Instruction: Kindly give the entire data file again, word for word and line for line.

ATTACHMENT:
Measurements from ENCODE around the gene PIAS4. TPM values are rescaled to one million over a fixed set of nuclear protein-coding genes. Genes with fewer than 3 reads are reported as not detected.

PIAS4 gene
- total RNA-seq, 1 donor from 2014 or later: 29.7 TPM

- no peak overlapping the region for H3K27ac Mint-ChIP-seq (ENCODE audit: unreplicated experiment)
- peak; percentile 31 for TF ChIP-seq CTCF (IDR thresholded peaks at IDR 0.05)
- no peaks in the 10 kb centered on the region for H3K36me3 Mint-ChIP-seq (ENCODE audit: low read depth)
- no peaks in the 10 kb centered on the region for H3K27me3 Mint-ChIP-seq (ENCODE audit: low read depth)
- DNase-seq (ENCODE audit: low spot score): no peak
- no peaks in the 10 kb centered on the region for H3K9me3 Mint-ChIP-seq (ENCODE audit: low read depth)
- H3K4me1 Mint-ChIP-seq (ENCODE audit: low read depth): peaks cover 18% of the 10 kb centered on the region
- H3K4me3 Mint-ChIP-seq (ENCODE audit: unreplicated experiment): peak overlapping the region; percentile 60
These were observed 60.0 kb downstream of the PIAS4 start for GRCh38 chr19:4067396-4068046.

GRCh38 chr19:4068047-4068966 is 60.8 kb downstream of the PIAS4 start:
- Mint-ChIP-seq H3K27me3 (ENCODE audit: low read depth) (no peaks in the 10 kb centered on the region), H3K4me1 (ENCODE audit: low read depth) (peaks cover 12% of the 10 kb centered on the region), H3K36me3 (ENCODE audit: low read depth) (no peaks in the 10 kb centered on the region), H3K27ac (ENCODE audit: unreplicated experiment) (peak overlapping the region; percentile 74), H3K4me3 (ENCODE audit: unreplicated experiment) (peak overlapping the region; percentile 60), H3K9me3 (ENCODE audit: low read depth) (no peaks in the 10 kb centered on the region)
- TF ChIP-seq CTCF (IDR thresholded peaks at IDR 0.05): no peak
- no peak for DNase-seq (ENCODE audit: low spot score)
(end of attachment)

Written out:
Measurements from ENCODE around the gene PIAS4. TPM values are rescaled to one million over a fixed set of nuclear protein-coding genes. Genes with fewer than 3 reads are reported as not detected.

PIAS4 gene
- total RNA-seq, 1 donor from 2014 or later: 29.7 TPM

- no peak overlapping the region for H3K27ac Mint-ChIP-seq (ENCODE audit: unreplicated experiment)
- peak; percentile 31 for TF ChIP-seq CTCF (IDR thresholded peaks at IDR 0.05)
- no peaks in the 10 kb centered on the region for H3K36me3 Mint-ChIP-seq (ENCODE audit: low read depth)
- no peaks in the 10 kb centered on the region for H3K27me3 Mint-ChIP-seq (ENCODE audit: low read depth)
- DNase-seq (ENCODE audit: low spot score): no peak
- no peaks in the 10 kb centered on the region for H3K9me3 Mint-ChIP-seq (ENCODE audit: low read depth)
- H3K4me1 Mint-ChIP-seq (ENCODE audit: low read depth): peaks cover 18% of the 10 kb centered on the region
- H3K4me3 Mint-ChIP-seq (ENCODE audit: unreplicated experiment): peak overlapping the region; percentile 60
These were observed 60.0 kb downstream of the PIAS4 start for GRCh38 chr19:4067396-4068046.

GRCh38 chr19:4068047-4068966 is 60.8 kb downstream of the PIAS4 start:
- Mint-ChIP-seq H3K27me3 (ENCODE audit: low read depth) (no peaks in the 10 kb centered on the region), H3K4me1 (ENCODE audit: low read depth) (peaks cover 12% of the 10 kb centered on the region), H3K36me3 (ENCODE audit: low read depth) (no peaks in the 10 kb centered on the region), H3K27ac (ENCODE audit: unreplicated experiment) (peak overlapping the region; percentile 74), H3K4me3 (ENCODE audit: unreplicated experiment) (peak overlapping the region; percentile 60), H3K9me3 (ENCODE audit: low read depth) (no peaks in the 10 kb centered on the region)
- TF ChIP-seq CTCF (IDR thresholded peaks at IDR 0.05): no peak
- no peak for DNase-seq (ENCODE audit: low spot score)